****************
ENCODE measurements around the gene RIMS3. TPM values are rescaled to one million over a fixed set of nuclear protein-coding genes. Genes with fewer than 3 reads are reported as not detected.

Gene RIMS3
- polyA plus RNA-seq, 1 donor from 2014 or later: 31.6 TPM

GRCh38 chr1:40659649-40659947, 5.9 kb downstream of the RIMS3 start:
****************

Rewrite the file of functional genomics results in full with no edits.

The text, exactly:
ENCODE measurements around the gene RIMS3. TPM values are rescaled to one million over a fixed set of nuclear protein-coding genes. Genes with fewer than 3 reads are reported as not detected.

Gene RIMS3
- polyA plus RNA-seq, 1 donor from 2014 or later: 31.6 TPM

GRCh38 chr1:40659649-40659947, 5.9 kb downstream of the RIMS3 start: